Little Triumphs (Allie)

I grew up with an eclectic education on religion. Different members of the family believe different things, and since every one of my relatives basically had a hand in shaping me into who I am today, I moved out on my own pretty confused about baptisms, musical instruments in worship, and whether going to church was good or bad, amongst many other things. My great aunt and great uncle took me in at 17 and I began attending a church of Christ three times a week. I did so, religiously (haha), for about four years. I became accustomed to the vocals-only approach to worship. I felt pretty safe with that approach, since my grandparents ridiculed the praise and worship genre for most of my childhood. Soon, I grew to believe, through a consistent concept in the congregation, that only those members sitting in a church of Christ pew and worshiping like us would go to heaven. This terrified me and left me rooted in place at the congregation for the next six months. Through a series of events, I ceased attending. Disagreements, a tragic event or two, and some over-stepped boundaries pushed me out of the desire to return. I simply quit going to church at all.
When I moved to Texas a year and a half ago, I went to church maybe a total of five times during the entire eighteen months. I didn’t, however, cease to spend time with my Lord. I read the Word from the confines of my room and the comfort of my bed.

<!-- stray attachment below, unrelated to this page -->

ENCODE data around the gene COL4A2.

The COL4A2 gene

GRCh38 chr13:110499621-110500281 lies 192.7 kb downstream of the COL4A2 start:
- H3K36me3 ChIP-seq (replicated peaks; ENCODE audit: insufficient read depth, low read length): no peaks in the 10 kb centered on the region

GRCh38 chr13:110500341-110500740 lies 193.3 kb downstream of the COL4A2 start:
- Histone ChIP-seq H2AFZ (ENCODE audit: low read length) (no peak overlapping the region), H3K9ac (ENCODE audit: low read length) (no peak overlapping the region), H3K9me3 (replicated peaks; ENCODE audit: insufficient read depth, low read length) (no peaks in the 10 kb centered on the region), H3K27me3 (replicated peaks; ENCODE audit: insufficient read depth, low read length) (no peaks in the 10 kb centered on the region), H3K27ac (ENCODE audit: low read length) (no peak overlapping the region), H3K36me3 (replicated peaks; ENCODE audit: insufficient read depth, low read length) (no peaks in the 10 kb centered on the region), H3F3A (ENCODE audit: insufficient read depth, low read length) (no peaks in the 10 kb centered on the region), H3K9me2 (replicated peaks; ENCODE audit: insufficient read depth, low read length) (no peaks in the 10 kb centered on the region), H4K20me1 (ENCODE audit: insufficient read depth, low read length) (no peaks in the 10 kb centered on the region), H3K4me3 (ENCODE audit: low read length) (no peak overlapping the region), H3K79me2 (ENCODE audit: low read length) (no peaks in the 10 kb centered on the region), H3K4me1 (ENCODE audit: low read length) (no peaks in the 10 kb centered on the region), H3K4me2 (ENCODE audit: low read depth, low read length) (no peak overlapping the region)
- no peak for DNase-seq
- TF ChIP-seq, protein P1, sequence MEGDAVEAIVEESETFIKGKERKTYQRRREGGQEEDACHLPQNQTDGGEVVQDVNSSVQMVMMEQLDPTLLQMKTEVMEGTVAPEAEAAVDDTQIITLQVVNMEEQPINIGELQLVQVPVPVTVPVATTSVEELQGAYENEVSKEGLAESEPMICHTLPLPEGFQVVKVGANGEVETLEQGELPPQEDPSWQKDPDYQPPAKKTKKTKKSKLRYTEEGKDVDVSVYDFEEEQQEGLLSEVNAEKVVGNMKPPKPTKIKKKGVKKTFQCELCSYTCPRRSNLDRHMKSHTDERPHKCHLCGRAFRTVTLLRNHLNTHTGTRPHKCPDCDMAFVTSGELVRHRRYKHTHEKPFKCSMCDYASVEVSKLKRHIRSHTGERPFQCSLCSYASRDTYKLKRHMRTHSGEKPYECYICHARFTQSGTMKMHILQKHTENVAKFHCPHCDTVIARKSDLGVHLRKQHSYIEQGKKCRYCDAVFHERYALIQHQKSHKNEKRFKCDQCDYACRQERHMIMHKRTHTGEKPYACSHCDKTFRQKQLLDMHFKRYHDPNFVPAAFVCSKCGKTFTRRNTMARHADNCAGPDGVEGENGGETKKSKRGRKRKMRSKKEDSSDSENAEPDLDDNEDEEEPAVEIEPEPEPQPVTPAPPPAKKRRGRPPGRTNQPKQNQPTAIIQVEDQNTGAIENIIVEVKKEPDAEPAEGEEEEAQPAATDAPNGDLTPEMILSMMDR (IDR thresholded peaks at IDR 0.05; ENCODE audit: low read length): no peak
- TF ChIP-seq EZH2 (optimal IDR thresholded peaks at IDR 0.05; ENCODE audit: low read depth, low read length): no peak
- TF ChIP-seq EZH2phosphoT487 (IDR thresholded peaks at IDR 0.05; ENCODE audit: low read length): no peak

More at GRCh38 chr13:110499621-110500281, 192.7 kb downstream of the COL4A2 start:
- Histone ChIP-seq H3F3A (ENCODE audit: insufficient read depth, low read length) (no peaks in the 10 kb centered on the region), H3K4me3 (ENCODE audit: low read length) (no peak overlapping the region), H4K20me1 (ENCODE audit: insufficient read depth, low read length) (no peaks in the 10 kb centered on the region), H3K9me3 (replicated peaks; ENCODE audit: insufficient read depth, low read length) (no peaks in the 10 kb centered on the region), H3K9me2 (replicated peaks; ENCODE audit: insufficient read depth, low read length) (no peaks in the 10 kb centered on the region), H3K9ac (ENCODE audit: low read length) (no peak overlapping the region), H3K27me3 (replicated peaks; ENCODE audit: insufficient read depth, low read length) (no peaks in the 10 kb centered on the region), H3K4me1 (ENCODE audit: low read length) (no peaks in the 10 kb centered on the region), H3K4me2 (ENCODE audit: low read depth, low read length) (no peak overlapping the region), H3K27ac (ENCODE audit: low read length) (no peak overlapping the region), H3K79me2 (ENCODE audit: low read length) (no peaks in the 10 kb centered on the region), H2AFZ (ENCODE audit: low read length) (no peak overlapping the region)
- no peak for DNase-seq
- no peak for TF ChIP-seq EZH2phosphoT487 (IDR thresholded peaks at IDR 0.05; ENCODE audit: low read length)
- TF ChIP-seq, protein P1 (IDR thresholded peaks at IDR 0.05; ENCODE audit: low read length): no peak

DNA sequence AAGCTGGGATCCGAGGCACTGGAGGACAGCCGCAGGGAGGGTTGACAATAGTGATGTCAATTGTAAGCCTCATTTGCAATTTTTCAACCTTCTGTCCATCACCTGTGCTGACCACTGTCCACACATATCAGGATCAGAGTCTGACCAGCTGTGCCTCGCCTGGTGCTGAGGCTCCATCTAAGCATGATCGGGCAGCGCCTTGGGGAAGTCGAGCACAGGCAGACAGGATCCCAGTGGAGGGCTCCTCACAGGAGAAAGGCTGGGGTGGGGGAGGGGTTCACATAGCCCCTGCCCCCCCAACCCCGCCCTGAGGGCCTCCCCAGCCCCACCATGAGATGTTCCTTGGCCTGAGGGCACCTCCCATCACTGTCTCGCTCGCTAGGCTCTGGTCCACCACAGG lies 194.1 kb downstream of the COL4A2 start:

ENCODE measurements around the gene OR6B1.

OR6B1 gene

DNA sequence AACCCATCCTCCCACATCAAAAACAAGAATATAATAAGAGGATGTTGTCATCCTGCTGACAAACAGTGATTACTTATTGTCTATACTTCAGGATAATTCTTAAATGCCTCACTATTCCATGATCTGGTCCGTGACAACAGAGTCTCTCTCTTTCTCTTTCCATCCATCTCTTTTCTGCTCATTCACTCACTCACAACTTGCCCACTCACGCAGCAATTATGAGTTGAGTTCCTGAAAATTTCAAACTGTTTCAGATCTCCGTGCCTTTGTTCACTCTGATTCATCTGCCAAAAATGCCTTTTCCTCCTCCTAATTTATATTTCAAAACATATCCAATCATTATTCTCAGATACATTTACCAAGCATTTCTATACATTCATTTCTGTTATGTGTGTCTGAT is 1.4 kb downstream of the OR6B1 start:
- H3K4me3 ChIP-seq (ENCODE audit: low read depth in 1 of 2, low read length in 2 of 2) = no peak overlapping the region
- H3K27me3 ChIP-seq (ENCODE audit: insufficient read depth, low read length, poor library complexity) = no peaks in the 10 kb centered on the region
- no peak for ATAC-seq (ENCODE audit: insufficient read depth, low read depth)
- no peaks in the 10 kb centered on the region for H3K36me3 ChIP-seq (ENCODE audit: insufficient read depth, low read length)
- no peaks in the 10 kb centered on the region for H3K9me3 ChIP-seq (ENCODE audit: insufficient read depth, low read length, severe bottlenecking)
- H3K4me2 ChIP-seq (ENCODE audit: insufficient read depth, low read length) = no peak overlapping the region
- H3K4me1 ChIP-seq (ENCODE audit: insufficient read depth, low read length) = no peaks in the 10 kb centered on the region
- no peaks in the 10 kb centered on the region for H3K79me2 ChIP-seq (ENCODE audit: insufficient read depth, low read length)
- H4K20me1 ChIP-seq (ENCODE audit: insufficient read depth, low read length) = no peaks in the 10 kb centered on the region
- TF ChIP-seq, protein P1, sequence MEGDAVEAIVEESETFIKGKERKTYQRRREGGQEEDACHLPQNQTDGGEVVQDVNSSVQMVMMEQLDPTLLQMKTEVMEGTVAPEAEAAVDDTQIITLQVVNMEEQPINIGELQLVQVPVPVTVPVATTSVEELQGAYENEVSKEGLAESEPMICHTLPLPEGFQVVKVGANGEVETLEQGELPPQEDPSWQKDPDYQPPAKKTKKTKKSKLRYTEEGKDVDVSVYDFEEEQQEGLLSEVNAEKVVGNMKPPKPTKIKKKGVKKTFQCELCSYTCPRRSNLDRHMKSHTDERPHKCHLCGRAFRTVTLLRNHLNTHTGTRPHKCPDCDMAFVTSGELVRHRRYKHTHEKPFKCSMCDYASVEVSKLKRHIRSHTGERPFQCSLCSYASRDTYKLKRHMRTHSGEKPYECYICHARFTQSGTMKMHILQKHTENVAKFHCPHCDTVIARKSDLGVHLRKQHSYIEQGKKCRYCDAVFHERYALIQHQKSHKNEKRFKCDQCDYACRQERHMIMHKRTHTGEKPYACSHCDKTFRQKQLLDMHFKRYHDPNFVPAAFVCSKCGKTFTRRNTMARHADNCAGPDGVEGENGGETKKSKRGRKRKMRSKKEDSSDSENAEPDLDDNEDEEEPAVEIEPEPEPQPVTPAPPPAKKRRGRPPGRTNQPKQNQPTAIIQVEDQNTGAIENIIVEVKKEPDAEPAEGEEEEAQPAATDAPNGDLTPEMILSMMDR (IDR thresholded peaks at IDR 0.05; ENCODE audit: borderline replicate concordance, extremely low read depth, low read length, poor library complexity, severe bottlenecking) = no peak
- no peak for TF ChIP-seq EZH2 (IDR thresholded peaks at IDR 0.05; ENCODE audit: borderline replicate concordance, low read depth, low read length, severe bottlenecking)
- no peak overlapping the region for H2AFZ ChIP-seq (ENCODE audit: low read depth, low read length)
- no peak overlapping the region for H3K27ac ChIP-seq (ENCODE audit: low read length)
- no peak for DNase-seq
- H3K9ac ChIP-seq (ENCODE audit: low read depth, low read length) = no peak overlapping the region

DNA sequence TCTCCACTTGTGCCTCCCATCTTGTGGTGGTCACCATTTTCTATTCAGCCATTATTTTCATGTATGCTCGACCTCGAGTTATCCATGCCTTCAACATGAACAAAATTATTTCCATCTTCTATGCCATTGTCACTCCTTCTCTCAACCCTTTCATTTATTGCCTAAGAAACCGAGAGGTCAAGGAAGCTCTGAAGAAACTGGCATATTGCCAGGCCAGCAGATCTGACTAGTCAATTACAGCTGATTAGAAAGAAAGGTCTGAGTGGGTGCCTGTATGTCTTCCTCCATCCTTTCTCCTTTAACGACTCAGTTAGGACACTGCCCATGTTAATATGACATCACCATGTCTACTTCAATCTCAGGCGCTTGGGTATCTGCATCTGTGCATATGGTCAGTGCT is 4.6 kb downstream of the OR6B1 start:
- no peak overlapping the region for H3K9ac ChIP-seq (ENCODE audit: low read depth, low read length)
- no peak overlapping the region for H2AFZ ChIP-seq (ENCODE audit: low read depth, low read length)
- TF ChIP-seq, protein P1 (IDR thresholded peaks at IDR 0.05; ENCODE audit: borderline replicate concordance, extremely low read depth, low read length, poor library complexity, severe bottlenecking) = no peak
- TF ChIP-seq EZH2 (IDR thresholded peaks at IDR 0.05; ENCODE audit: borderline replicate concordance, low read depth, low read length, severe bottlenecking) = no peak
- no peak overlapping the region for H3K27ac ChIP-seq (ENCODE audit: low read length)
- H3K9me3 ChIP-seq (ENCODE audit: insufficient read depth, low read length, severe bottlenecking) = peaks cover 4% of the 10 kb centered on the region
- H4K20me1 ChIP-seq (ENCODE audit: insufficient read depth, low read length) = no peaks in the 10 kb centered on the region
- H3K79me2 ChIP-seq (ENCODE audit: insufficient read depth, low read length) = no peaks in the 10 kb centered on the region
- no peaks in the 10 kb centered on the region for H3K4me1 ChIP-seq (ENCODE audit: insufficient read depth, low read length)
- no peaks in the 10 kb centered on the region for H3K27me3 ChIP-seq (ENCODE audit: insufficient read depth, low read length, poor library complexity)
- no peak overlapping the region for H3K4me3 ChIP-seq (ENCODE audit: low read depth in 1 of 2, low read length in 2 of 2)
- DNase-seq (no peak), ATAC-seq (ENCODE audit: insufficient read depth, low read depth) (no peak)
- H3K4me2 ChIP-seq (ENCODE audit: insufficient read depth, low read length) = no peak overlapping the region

Last week, I attended worship at Justin’s church. They’re a fantastic congregation of whole-hearted believers who have all welcomed me with open arms. I love it.
But I struggle with the worship. I found it impossible, during the first sermon, to worship through song at all because I was overwhelmed by the worship team. The guitars and the drums and the pianos… it was all too much for me. I felt like crying, and then I felt RIDICULOUS. Why did I want to cry? It took till the end of the sermon to realize that I felt like I was sinning by listening to the music, by singing along with the praise and worship tunes, and by being in a building that wasn’t labeled “church of Christ.” Justin was in the band so we had to stay for the next sermon too, and I had to sit it out. I was still recovering from the seeming culture shock.
Today’s worship was a little different. As it began, I felt my mind expanding with all the negative things my grandparents had said and all the things I’d been taught at my former church, and I began to get overwhelmed. Justin put his arm around me and I felt a little better, and I tried to shut down my brain. As the worship progressed, I kept feeling the overwhelming need to cry. I couldn’t understand why.
The worship leader paused for a moment and said a short, sweet prayer about breaking down barriers and allowing us to worship freely, and it made sense. I felt like Jesus was reaching into my mind and breaking down the walls of negativity. Then I REALLY cried and felt REALLY conspicuous but I couldn’t help it. I told Justin This evening how silly I felt, and he said, “sometimes we have to cry, or else how can we handle the full presence of God?” (I love him.)
My heart felt so full, and when Tis So Sweet To Trust in Jesus began, I thought I would explode with love and gratefulness. (Pretty sure that’s not a word but let’s just pretend, okay?) The rest of worship was still difficult but I know that He’s with me and it’ll only get easier from here. The hardest part is past.
Thank You, Lord.

That’s how He encouraged and helped me today.

Knack, out.

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